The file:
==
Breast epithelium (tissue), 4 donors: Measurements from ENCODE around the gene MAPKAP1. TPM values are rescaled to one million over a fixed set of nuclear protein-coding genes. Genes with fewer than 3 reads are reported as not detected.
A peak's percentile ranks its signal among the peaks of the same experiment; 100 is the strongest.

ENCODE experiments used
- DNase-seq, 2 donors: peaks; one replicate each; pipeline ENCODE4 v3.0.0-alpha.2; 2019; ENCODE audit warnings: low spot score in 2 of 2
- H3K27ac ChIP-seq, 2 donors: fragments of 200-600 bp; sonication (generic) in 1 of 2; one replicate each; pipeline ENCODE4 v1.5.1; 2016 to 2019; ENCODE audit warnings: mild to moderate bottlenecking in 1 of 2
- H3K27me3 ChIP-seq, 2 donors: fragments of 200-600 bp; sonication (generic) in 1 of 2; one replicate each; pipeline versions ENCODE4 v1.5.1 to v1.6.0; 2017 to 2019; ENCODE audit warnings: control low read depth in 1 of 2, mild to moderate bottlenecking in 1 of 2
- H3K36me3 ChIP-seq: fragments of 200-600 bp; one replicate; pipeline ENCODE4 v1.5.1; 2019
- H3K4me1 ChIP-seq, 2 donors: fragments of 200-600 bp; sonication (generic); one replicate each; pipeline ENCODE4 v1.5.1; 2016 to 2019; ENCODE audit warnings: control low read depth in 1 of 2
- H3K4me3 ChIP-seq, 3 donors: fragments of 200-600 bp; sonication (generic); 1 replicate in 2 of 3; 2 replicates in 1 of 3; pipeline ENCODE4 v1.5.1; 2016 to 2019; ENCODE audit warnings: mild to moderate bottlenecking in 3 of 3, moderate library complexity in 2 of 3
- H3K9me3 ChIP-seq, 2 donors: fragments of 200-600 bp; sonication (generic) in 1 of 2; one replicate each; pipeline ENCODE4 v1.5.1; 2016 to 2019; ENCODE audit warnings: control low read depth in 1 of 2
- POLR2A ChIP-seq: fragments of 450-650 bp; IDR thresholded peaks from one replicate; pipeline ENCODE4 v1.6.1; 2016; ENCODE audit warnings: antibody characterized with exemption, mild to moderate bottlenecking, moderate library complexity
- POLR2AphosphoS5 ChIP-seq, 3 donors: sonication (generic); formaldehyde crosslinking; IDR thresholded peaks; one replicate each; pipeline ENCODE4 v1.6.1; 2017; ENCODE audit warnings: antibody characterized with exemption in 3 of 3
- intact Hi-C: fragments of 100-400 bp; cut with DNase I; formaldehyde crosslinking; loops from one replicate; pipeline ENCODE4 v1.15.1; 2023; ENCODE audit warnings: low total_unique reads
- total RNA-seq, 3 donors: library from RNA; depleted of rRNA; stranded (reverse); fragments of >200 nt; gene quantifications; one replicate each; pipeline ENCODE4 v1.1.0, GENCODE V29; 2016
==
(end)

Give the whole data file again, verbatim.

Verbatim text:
Breast epithelium (tissue), 4 donors: Measurements from ENCODE around the gene MAPKAP1. TPM values are rescaled to one million over a fixed set of nuclear protein-coding genes. Genes with fewer than 3 reads are reported as not detected.
A peak's percentile ranks its signal among the peaks of the same experiment; 100 is the strongest.

ENCODE experiments used
- DNase-seq, 2 donors: peaks; one replicate each; pipeline ENCODE4 v3.0.0-alpha.2; 2019; ENCODE audit warnings: low spot score in 2 of 2
- H3K27ac ChIP-seq, 2 donors: fragments of 200-600 bp; sonication (generic) in 1 of 2; one replicate each; pipeline ENCODE4 v1.5.1; 2016 to 2019; ENCODE audit warnings: mild to moderate bottlenecking in 1 of 2
- H3K27me3 ChIP-seq, 2 donors: fragments of 200-600 bp; sonication (generic) in 1 of 2; one replicate each; pipeline versions ENCODE4 v1.5.1 to v1.6.0; 2017 to 2019; ENCODE audit warnings: control low read depth in 1 of 2, mild to moderate bottlenecking in 1 of 2
- H3K36me3 ChIP-seq: fragments of 200-600 bp; one replicate; pipeline ENCODE4 v1.5.1; 2019
- H3K4me1 ChIP-seq, 2 donors: fragments of 200-600 bp; sonication (generic); one replicate each; pipeline ENCODE4 v1.5.1; 2016 to 2019; ENCODE audit warnings: control low read depth in 1 of 2
- H3K4me3 ChIP-seq, 3 donors: fragments of 200-600 bp; sonication (generic); 1 replicate in 2 of 3; 2 replicates in 1 of 3; pipeline ENCODE4 v1.5.1; 2016 to 2019; ENCODE audit warnings: mild to moderate bottlenecking in 3 of 3, moderate library complexity in 2 of 3
- H3K9me3 ChIP-seq, 2 donors: fragments of 200-600 bp; sonication (generic) in 1 of 2; one replicate each; pipeline ENCODE4 v1.5.1; 2016 to 2019; ENCODE audit warnings: control low read depth in 1 of 2
- POLR2A ChIP-seq: fragments of 450-650 bp; IDR thresholded peaks from one replicate; pipeline ENCODE4 v1.6.1; 2016; ENCODE audit warnings: antibody characterized with exemption, mild to moderate bottlenecking, moderate library complexity
- POLR2AphosphoS5 ChIP-seq, 3 donors: sonication (generic); formaldehyde crosslinking; IDR thresholded peaks; one replicate each; pipeline ENCODE4 v1.6.1; 2017; ENCODE audit warnings: antibody characterized with exemption in 3 of 3
- intact Hi-C: fragments of 100-400 bp; cut with DNase I; formaldehyde crosslinking; loops from one replicate; pipeline ENCODE4 v1.15.1; 2023; ENCODE audit warnings: low total_unique reads
- total RNA-seq, 3 donors: library from RNA; depleted of rRNA; stranded (reverse); fragments of >200 nt; gene quantifications; one replicate each; pipeline ENCODE4 v1.1.0, GENCODE V29; 2016